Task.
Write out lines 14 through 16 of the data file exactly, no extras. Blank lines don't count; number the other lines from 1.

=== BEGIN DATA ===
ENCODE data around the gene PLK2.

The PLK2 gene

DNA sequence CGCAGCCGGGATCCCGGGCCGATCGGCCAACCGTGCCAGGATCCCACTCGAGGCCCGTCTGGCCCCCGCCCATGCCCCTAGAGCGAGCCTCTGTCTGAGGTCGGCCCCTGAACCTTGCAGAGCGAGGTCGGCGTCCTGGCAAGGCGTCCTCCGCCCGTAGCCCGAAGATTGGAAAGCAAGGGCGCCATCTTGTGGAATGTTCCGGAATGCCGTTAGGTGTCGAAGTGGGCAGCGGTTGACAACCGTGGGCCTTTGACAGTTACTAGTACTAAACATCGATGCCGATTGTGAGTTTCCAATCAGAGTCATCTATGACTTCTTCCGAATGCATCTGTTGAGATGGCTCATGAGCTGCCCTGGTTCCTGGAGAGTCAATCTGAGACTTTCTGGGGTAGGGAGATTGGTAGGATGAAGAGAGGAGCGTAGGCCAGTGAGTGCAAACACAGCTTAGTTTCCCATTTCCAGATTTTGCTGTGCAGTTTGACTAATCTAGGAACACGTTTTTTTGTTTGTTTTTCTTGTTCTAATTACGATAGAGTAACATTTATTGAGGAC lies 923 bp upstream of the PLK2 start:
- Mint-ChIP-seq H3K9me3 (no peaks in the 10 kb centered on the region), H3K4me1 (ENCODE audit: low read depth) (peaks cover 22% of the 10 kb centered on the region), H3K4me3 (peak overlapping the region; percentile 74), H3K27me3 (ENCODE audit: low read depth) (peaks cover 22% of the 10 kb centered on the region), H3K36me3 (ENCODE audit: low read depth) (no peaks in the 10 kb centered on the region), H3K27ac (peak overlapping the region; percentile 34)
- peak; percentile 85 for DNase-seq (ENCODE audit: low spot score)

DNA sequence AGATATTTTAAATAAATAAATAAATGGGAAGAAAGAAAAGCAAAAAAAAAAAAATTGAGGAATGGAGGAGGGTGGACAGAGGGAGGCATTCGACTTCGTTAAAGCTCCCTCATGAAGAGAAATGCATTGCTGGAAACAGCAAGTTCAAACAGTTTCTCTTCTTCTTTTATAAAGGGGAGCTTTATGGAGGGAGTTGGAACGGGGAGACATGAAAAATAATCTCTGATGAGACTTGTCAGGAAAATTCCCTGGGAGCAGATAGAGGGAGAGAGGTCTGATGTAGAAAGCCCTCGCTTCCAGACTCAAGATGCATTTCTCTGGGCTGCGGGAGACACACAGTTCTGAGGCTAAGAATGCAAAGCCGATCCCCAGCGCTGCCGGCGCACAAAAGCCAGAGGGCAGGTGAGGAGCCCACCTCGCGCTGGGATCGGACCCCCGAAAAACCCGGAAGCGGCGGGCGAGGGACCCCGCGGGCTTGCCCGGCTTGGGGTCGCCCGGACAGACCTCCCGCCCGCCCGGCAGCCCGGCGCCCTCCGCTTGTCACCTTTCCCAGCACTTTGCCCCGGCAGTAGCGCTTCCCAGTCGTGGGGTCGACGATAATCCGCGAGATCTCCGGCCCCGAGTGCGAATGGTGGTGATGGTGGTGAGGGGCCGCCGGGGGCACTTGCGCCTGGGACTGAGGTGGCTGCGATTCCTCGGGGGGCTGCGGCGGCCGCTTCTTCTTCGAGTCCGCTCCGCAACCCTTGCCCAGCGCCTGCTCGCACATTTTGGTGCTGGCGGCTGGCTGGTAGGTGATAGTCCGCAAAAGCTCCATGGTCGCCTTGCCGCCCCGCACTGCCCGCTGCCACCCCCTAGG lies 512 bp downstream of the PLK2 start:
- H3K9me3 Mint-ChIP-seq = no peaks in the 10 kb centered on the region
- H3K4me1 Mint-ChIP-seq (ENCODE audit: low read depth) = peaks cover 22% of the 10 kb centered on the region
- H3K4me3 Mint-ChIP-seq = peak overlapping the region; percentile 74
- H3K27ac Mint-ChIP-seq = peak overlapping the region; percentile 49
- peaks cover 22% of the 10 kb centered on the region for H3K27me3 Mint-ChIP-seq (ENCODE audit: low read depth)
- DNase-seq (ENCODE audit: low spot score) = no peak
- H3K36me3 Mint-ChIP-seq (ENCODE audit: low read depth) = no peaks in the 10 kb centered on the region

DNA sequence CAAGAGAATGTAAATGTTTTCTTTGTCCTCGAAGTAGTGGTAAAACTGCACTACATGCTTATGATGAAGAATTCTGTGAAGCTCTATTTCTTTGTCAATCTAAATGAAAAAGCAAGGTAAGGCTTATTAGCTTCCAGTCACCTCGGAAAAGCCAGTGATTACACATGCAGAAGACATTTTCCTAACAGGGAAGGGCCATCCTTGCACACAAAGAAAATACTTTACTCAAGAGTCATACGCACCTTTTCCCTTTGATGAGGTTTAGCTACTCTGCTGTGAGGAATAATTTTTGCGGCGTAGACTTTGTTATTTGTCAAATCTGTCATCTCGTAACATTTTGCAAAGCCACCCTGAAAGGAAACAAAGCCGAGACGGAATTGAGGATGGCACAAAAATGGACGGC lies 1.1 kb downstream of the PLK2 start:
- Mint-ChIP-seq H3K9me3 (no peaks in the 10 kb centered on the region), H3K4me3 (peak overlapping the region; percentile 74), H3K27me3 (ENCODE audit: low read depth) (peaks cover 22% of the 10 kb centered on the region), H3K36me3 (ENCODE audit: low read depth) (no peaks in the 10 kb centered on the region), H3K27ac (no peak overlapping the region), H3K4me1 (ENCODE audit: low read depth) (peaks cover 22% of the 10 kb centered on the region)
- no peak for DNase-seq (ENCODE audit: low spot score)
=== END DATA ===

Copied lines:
DNA sequence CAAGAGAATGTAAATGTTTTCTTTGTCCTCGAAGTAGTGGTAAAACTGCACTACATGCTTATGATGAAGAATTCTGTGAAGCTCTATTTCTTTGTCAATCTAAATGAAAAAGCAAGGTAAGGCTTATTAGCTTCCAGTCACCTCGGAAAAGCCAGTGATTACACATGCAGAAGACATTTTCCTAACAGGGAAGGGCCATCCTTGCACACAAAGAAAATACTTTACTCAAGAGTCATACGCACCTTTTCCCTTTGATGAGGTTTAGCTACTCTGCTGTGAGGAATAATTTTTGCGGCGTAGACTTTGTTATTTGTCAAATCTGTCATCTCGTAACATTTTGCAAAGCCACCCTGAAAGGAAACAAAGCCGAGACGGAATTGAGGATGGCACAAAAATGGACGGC lies 1.1 kb downstream of the PLK2 start:
- Mint-ChIP-seq H3K9me3 (no peaks in the 10 kb centered on the region), H3K4me3 (peak overlapping the region; percentile 74), H3K27me3 (ENCODE audit: low read depth) (peaks cover 22% of the 10 kb centered on the region), H3K36me3 (ENCODE audit: low read depth) (no peaks in the 10 kb centered on the region), H3K27ac (no peak overlapping the region), H3K4me1 (ENCODE audit: low read depth) (peaks cover 22% of the 10 kb centered on the region)
- no peak for DNase-seq (ENCODE audit: low spot score)